The overwhelming drivers of female fertility are urbanization and female literacy. Urbanization makes children more expensive. And literate women exercise more control over their fertility. Once you’ve made the transition to a modern, predominantly urban, literate society, the key variables that affect how many children women have relate to expense: the cost of housing, the cost of childcare, the cost of education. Make those cheaper, and fertility goes up – to a point. Make them more expensive, and fertility goes down – even way down. France, a European country where medieval family type varied by region, has one of the highest fertility rates in Europe – 2.08 children/woman. They’ve also got a longstanding pro-natalist bent to government policy.
And, by the way, this was true in medieval days as well. Age of first marriage went up and down with economic conditions – because there was no other reliable way to control fertility except to remain unmarried. Back purportedly before people weighed “individual advantages and disadvantages of any prospective course of action” parents were very concerned to make sure that a prospective husband could provide for his bride before they would agree to a match.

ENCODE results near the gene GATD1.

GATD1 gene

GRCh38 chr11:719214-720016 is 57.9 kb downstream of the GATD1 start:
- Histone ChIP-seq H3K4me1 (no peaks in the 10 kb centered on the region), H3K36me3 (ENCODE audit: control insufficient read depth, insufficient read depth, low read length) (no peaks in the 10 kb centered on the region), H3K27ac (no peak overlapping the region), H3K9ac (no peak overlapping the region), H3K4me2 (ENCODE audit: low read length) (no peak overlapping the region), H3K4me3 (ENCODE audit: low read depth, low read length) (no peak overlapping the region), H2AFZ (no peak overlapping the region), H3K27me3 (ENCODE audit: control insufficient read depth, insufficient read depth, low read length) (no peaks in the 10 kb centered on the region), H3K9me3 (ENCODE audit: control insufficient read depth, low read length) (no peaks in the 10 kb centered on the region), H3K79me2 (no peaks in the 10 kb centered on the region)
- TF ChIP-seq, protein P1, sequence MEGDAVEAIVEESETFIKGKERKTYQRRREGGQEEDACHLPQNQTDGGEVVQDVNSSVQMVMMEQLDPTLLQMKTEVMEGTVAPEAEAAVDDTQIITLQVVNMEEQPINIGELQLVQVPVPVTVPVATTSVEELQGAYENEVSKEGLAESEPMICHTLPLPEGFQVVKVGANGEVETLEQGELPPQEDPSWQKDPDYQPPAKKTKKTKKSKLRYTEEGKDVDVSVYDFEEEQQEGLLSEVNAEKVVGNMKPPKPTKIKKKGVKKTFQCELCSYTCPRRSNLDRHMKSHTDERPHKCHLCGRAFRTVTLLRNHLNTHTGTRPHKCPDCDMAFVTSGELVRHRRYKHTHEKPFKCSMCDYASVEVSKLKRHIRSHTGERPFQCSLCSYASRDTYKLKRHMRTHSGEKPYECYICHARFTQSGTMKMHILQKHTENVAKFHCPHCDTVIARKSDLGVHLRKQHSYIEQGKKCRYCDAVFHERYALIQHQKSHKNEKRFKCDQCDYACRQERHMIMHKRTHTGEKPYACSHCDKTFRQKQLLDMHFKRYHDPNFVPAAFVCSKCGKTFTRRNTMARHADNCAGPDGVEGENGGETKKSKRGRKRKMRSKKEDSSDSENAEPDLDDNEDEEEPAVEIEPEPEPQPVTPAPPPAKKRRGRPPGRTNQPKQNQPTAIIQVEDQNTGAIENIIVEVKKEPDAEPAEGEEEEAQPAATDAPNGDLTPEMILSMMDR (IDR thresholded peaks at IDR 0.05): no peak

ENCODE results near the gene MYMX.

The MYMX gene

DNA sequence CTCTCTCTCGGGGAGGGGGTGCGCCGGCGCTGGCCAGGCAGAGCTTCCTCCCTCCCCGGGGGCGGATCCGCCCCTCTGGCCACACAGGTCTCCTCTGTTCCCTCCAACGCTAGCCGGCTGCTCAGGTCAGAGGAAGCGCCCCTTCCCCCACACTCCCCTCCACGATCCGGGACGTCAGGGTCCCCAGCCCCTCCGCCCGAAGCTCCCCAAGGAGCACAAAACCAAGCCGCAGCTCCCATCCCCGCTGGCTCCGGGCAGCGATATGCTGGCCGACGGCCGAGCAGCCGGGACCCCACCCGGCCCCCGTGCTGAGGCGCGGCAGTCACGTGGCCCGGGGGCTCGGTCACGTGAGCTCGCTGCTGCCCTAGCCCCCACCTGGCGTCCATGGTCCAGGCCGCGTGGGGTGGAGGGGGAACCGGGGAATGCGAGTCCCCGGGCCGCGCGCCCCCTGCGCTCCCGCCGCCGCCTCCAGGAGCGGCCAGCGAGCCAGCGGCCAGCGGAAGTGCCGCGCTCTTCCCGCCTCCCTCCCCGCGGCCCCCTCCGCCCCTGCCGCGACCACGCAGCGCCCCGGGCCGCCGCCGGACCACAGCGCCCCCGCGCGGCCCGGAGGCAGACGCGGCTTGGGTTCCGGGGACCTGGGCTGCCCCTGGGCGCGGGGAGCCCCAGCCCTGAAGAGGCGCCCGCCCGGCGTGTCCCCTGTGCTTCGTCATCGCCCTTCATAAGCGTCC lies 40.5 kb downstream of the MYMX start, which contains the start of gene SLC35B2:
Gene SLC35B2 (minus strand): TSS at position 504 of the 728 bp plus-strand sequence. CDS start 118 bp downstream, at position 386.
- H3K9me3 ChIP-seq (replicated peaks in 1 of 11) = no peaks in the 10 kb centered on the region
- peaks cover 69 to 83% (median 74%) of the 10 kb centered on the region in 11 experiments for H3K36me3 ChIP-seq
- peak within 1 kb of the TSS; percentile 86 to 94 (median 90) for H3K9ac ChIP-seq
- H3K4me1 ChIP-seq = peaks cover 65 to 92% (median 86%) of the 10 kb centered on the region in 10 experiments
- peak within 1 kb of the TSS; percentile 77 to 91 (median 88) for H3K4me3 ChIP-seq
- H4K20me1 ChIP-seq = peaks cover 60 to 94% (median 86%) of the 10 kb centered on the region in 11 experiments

I think the mistake is in assuming that modern people don’t engage in a true process of self-creation – that all they do is shop. No, children aren’t free farm hands anymore. And yes, if that means children are now a consumer good, then they are a pretty risky consumer good to take on. They’re hugely expensive, there’s no quality control, and you can’t even sell them at a loss if you don’t like how they turn out, the way you can with a vacation home.
But if raising children is more like tending a garden, or learning to play the oboe, only much more demanding and much more rewarding, then I don’t see why there’s any reason to assume a rational individualist would decide to be childless. Unless that particular individual specifically didn’t want children. And most of us, several generations into modernity, still do.